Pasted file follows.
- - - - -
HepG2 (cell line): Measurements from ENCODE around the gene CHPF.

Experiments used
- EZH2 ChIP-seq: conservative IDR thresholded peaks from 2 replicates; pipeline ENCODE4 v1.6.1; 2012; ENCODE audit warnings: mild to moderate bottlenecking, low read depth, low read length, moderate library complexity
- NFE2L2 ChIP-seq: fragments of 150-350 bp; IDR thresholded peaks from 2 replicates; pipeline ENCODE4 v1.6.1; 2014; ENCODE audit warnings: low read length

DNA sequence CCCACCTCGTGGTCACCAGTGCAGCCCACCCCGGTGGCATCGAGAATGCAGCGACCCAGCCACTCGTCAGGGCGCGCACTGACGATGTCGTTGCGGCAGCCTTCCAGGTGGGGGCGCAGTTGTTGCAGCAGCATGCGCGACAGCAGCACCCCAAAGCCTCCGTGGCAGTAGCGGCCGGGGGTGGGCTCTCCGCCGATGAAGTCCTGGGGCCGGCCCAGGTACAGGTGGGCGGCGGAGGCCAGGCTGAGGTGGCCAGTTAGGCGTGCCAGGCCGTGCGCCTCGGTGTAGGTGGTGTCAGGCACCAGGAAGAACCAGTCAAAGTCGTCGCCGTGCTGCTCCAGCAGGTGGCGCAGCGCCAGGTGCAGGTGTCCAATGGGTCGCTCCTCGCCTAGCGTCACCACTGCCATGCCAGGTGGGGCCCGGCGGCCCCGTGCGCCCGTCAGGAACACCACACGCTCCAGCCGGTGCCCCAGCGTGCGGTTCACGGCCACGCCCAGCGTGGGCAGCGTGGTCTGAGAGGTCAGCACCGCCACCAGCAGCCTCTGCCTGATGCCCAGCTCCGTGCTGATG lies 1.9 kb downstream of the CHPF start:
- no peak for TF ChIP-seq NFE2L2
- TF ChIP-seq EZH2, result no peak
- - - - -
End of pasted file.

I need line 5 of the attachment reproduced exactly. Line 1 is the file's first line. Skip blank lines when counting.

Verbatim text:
DNA sequence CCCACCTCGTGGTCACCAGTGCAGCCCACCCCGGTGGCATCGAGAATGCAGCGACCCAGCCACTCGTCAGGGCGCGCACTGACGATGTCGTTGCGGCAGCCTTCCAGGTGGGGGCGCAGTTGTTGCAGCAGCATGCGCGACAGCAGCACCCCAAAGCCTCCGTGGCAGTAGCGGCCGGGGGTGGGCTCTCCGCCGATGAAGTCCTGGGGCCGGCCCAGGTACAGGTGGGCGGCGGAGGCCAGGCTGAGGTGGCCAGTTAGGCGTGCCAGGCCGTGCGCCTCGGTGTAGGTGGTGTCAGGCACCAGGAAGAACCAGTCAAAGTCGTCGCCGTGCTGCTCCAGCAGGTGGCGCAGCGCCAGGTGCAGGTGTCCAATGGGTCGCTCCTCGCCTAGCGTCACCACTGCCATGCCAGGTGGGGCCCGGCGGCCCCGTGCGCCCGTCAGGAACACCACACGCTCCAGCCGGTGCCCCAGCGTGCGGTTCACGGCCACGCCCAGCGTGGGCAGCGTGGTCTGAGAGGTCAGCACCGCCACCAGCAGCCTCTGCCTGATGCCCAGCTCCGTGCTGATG lies 1.9 kb downstream of the CHPF start: